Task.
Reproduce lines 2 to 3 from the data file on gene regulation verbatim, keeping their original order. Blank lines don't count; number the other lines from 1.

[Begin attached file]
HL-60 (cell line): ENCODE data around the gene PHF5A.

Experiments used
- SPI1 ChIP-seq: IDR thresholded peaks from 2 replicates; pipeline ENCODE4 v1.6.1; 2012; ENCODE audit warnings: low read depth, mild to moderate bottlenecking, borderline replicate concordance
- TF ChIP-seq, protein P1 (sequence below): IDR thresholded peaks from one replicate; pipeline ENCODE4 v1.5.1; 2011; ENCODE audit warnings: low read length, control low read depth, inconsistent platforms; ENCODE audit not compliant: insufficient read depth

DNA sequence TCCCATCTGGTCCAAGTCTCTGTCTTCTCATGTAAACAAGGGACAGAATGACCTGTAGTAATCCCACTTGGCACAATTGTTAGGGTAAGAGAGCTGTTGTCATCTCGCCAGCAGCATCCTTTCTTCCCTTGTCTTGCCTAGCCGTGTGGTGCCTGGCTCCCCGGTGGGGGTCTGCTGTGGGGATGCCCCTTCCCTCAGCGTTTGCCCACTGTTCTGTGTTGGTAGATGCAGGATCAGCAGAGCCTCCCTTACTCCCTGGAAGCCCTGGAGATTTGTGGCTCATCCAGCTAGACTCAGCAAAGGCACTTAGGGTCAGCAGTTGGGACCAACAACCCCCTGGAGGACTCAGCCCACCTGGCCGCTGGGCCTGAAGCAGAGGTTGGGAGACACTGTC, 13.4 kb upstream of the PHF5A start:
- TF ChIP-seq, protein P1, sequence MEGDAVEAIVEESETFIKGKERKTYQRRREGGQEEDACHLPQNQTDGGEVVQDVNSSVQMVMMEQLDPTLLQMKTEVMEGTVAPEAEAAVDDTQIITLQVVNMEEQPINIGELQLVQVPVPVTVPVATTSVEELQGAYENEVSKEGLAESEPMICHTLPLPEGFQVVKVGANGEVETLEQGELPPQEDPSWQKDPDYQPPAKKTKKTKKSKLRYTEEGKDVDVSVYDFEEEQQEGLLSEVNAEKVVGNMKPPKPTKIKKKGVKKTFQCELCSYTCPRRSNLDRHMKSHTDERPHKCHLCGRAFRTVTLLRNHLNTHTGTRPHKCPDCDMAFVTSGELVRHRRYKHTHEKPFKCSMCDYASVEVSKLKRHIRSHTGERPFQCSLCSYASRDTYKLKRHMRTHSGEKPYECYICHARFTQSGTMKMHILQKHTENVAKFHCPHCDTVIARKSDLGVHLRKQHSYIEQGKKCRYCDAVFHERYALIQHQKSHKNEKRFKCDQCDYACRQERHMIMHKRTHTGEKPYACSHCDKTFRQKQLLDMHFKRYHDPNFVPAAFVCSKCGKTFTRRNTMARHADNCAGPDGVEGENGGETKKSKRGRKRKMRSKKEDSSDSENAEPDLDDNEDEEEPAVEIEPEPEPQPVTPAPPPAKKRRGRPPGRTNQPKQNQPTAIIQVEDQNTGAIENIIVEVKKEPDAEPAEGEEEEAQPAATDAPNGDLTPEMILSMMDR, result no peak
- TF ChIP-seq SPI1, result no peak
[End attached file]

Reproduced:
Experiments used
- SPI1 ChIP-seq: IDR thresholded peaks from 2 replicates; pipeline ENCODE4 v1.6.1; 2012; ENCODE audit warnings: low read depth, mild to moderate bottlenecking, borderline replicate concordance